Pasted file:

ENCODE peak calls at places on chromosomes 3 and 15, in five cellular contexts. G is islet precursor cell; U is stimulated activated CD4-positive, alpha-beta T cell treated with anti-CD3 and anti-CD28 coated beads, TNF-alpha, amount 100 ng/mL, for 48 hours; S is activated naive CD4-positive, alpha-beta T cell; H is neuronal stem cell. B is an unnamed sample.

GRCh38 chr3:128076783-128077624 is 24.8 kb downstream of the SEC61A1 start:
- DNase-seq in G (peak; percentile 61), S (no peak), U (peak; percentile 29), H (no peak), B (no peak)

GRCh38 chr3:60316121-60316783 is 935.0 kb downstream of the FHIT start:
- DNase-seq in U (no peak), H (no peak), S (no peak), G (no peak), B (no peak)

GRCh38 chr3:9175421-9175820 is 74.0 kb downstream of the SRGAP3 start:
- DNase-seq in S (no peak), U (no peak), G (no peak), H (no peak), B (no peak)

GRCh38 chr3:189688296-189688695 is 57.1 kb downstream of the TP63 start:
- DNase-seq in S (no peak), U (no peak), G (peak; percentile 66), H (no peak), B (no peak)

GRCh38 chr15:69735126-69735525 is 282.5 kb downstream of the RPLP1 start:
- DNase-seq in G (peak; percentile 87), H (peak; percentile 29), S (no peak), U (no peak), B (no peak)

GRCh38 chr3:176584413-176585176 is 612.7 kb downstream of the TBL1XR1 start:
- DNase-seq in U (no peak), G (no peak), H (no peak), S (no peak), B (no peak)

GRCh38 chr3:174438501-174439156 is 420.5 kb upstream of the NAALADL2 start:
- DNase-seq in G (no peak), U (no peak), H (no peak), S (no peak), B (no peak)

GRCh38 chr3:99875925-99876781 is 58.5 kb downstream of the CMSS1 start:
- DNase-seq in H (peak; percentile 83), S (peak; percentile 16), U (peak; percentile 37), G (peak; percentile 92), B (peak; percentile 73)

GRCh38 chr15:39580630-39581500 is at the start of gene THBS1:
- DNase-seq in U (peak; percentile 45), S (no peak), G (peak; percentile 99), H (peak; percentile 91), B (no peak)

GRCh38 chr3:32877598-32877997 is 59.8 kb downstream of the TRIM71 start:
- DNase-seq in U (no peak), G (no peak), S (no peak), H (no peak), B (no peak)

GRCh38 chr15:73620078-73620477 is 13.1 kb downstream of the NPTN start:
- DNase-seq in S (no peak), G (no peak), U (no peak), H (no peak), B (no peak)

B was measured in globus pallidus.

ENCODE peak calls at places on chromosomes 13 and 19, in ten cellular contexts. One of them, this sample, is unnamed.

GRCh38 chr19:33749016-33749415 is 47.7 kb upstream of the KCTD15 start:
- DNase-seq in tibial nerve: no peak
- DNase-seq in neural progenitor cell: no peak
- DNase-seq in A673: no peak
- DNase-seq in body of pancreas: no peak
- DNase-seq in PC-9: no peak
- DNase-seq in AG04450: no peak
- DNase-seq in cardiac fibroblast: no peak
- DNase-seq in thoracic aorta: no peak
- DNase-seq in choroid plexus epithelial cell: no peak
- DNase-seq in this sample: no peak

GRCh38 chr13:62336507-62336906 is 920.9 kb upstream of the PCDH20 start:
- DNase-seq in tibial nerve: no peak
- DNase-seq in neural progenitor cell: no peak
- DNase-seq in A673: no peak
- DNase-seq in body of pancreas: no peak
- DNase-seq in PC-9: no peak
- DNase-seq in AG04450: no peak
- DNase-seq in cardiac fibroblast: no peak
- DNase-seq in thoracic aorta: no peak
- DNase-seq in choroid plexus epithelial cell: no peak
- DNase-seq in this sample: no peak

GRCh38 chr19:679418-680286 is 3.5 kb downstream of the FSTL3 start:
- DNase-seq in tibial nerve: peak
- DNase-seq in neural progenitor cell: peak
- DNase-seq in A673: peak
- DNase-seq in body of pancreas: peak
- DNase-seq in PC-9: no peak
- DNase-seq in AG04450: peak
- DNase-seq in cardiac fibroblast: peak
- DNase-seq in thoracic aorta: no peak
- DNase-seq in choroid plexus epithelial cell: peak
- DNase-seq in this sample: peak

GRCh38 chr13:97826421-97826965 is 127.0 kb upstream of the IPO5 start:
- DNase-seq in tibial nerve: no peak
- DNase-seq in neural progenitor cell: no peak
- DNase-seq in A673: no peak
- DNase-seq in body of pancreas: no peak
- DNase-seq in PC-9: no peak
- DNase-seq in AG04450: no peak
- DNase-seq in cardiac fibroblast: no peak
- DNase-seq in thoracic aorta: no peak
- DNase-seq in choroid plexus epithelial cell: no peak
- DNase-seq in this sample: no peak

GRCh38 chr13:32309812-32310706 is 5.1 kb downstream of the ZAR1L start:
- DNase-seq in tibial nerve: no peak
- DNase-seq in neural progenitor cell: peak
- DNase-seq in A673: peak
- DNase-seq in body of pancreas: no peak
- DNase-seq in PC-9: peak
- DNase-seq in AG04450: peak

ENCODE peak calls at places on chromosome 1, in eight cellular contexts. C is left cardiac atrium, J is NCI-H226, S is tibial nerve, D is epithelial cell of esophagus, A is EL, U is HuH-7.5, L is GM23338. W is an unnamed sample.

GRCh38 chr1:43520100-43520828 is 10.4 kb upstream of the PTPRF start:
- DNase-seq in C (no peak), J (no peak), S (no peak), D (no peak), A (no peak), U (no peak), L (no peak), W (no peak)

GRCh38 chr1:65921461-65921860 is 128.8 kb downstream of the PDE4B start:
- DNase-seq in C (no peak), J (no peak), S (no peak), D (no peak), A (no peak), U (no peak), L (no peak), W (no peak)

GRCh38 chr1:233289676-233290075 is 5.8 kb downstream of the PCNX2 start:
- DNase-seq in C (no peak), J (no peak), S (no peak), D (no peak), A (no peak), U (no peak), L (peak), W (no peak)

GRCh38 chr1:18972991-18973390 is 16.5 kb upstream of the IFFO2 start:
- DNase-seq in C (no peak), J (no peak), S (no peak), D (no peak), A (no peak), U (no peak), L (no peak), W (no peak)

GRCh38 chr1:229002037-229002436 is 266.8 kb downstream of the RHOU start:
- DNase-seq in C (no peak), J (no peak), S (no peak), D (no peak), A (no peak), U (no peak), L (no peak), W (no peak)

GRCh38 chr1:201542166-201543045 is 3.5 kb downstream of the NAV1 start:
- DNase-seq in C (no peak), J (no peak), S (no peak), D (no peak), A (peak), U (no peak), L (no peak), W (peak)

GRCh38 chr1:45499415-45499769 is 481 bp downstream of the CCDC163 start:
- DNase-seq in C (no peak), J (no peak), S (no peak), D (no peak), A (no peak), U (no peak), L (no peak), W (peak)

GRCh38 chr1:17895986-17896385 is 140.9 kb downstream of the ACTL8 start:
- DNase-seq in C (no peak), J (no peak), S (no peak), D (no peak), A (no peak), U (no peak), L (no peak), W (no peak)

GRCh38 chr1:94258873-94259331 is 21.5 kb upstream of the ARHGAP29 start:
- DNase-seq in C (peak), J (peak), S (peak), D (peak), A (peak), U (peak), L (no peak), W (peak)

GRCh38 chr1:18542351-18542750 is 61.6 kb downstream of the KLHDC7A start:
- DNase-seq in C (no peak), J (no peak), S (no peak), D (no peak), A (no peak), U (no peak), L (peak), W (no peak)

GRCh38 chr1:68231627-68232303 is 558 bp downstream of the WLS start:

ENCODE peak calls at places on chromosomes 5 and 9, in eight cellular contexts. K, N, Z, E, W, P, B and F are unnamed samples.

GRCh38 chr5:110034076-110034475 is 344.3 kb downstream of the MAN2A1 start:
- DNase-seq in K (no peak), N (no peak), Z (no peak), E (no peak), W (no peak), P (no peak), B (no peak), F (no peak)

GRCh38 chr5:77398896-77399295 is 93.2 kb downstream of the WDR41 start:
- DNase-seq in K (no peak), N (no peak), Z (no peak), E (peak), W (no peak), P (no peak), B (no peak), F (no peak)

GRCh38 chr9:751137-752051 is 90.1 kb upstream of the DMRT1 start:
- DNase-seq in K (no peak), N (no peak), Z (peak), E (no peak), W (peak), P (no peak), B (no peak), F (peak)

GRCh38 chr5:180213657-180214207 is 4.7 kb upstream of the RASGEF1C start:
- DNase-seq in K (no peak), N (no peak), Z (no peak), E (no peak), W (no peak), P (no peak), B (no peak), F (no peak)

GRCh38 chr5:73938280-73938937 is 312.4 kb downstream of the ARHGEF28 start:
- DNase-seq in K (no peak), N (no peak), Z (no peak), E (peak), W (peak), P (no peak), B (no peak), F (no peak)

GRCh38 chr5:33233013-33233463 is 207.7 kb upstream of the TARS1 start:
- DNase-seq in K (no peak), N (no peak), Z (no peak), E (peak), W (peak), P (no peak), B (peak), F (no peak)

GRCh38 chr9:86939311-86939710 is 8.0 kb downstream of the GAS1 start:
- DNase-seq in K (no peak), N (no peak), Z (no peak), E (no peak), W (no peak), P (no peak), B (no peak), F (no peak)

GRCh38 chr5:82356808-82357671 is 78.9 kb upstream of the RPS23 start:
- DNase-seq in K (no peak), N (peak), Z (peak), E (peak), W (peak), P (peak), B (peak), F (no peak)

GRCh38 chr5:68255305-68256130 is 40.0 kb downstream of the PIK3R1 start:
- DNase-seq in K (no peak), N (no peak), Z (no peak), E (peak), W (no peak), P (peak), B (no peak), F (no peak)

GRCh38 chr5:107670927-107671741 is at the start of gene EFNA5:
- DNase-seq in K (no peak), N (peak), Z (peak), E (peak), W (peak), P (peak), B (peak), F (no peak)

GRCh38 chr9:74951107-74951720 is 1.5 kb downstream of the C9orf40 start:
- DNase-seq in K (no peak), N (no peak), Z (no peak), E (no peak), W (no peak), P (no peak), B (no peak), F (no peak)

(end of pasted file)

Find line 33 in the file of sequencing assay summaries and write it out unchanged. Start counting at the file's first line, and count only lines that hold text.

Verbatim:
- DNase-seq in cardiac fibroblast: no peak